Dartmouth resident Calvin Kilgar goes to dialysis three days a week, four hours at a time.
It’s an exhausting ordeal for the 73-year-old, but with kidneys weakened by a bowel blockage gone wrong, the treatment is what keeps him alive.
Dialysis uses tubes, machinery or catheters to keep waste, salt, water and other chemicals from building up in the body, and Kilgar has been getting it done in Dartmouth for about 15 years.
But in September, he’ll have to start receiving treatment in Halifax while the hemodialysis unit at the Dartmouth General Hospital (DGH) undergoes much-needed renovations. The construction will last about 12 months – an unwelcome shakeup to the routine of a sick man.
“Most of us have canes or a walker or whatever, but it’s hard to get around,” he told Global News, just two hours after a treatment.
“So it’s just added stress, and as far as the time goes, it’s gonna take an extra half hour both ways, and people have things to do besides go to dialysis.”
That’s not to mention the bridge tolls, parking woes, traffic trouble, and extra burden to those who require a caregiver or driver to attend treatment, he added.
Kilgar isn’t not alone in his concerns – 35 people have signed a petition started by dialysis patients against the move to Halifax.
“The reason I’m doing the interview is on behalf of the over 60 people that are dialysis patients, that I’m sure are laying at home at night, worrying about how they’re going to get back and forth to Halifax for their treatments,” he said.
The Nova Scotia Health Authority (NSHA) confirmed that in September, it will start relocating dialysis patient appointments from the DGH to the Dickson hemodialysis unit at the Victoria General in Halifax. If needed, it will also open up the Halifax Infirmary on Tuesday, Thursday and Saturday evenings to accommodate the extra patients from Dartmouth.
The transfer is expected to impact between 55 and 60 patients for a full year.
“This will alleviate patients and staff from experiencing noise and other constructional inconveniences during this time,” reads a memo distributed within NSHA leadership on July 11, explaining the proposed transfer.
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“We understand the concerns and frustrations of patients who may have to travel for dialysis as well as staff. We thank you for your patience as we continue working to enhance dialysis services in our communities across the province so patients can receive quality care, closer to home sooner.”
The NSHA’s senior director for the renal program was not available for comment on Friday, and preferred to communicate with patients before doing an interview.
But according to the memo, relocating the patients to Halifax was the best option for them – doing so, it states, actually cuts the renovation period in half, allowing the patients to return to Dartmouth sooner, and saves about $1 million in project costs.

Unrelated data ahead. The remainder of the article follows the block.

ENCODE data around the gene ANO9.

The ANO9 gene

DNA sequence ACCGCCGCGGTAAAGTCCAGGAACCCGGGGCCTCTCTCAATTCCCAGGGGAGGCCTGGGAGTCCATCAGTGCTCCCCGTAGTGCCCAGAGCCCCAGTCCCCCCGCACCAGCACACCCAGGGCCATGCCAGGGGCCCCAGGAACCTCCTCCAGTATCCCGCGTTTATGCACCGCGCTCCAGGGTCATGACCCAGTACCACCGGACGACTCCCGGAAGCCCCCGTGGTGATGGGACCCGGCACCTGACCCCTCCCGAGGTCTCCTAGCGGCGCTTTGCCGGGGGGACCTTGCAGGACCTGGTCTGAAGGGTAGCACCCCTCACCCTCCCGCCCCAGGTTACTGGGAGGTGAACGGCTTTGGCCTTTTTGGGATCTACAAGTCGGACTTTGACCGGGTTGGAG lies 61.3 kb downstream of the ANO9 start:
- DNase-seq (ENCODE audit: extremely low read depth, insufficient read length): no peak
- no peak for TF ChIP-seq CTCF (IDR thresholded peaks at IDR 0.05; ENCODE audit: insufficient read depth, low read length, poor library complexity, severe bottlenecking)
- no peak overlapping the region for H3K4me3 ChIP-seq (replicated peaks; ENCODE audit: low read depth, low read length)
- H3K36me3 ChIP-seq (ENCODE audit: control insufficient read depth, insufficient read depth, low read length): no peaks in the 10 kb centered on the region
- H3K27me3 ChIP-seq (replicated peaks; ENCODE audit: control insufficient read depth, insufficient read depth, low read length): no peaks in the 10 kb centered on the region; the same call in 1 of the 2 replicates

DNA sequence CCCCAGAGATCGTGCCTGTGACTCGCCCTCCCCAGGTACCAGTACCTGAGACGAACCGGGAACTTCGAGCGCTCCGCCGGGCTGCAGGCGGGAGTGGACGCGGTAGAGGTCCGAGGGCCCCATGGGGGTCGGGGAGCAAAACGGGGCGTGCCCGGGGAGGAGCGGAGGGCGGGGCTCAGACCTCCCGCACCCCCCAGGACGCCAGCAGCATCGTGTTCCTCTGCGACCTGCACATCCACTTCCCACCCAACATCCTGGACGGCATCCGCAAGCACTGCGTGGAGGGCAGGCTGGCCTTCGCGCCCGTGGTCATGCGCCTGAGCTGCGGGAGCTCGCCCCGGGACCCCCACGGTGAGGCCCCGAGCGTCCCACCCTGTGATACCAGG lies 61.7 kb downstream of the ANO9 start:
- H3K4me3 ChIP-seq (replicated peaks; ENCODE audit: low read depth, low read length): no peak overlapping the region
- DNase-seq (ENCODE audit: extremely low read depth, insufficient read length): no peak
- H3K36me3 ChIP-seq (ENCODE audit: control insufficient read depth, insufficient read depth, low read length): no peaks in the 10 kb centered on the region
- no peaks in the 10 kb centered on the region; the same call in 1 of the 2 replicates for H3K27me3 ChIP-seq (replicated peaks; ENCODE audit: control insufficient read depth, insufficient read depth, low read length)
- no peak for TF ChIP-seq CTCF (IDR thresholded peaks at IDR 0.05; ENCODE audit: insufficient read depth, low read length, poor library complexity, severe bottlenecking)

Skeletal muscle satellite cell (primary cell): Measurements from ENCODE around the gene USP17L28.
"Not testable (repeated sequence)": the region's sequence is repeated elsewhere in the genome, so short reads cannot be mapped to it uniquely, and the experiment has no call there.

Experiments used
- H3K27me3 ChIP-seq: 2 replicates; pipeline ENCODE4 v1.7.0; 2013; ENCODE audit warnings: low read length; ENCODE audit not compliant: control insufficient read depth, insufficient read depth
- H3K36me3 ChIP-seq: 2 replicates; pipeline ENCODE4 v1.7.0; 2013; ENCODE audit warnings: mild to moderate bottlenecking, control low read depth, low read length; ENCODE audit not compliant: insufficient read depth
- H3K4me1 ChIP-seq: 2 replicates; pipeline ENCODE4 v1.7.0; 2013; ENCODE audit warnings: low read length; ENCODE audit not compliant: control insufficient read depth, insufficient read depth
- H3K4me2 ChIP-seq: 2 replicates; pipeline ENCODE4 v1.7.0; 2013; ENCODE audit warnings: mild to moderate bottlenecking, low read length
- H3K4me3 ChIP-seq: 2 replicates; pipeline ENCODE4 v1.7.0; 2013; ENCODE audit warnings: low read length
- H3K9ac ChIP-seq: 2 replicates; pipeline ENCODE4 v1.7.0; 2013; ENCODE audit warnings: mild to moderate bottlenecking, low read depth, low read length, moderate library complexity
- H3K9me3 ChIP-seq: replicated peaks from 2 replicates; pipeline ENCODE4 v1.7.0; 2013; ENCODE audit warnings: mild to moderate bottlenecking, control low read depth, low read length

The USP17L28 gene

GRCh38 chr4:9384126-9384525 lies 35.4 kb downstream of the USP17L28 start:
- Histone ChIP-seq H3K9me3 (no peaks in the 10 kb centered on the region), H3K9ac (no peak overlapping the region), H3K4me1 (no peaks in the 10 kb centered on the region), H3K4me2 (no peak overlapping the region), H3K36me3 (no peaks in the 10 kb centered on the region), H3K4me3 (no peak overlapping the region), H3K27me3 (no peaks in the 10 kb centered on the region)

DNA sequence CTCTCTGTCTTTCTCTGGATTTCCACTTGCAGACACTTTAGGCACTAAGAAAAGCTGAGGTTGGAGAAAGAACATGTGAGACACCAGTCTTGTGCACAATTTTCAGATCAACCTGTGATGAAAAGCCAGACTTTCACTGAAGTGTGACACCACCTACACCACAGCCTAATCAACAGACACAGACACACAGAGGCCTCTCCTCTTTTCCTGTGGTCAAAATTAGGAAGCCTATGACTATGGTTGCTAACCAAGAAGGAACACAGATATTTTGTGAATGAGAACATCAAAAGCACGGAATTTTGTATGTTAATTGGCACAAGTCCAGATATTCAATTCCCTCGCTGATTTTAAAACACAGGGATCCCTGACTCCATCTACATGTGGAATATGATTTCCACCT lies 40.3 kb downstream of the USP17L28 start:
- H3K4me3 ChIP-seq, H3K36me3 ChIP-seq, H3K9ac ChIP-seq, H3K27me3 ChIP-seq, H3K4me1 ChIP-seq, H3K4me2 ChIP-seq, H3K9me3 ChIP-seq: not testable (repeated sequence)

In an emailed statement, NSHA spokesperson Carla Adams said the decision to transfer patient appointments was made by a provincial steering committee, and communicated to each patient via a written information sheet.
Individual meetings with patients and their families to explain the changes are also underway.
But that’s not good enough for NDP MLA Claudia Chender, who represents Dartmouth South and received the petition signed by Kilgar and others. She said she’s particularly concerned about the impacts it will have on patients of limited means.
“That may make sense on paper, it doesn’t make sense in reality and it’s not meeting the health care needs of people in Dartmouth,” Chender said on Friday.
“What I’d like to see is a conversation with the NSHA, with the leads here at the Dartmouth General Hospital and with other health care professionals in Dartmouth, to find a solution so that those patients can continue to receive dialysis in Dartmouth.”
According to Adams, there is no suitable space in Dartmouth that would accommodate the equipment, staff and infrastructure required for safe dialysis.
Kilgar said he’d rather spend 24 months in a Dartmouth hospital under construction than a year commuting to Halifax, three days a week.
“Ever since this is started, nobody’s ever come and consulted the patients,” he said.
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The Dartmouth General Hospital upgrades are part of the $2-billion QEII New Generation redevelopment, which aims to improve health care services in Metro Halifax long term. The expansion and renovations are expected to add nearly 50 beds to the hospital, double its number of operating rooms and allow doctors to perform an extra 3,500 surgeries per year.
Six new dialysis stations will be added to the hemodialysis unit, creating 36 extra spaces for patients when used three times per day.
Health Minister Randy Delorey said the work is well underway and the entire project is expected to be completed, on time, in fall of 2021.
“Pieces of the work have been completed already,” he told Global News on Thursday. “…So the short-term impacts and inconveniences, I think certainly we ask for their patience as we complete the renovations. Every effort is made to minimize and ensure continuity of the health care services on site.”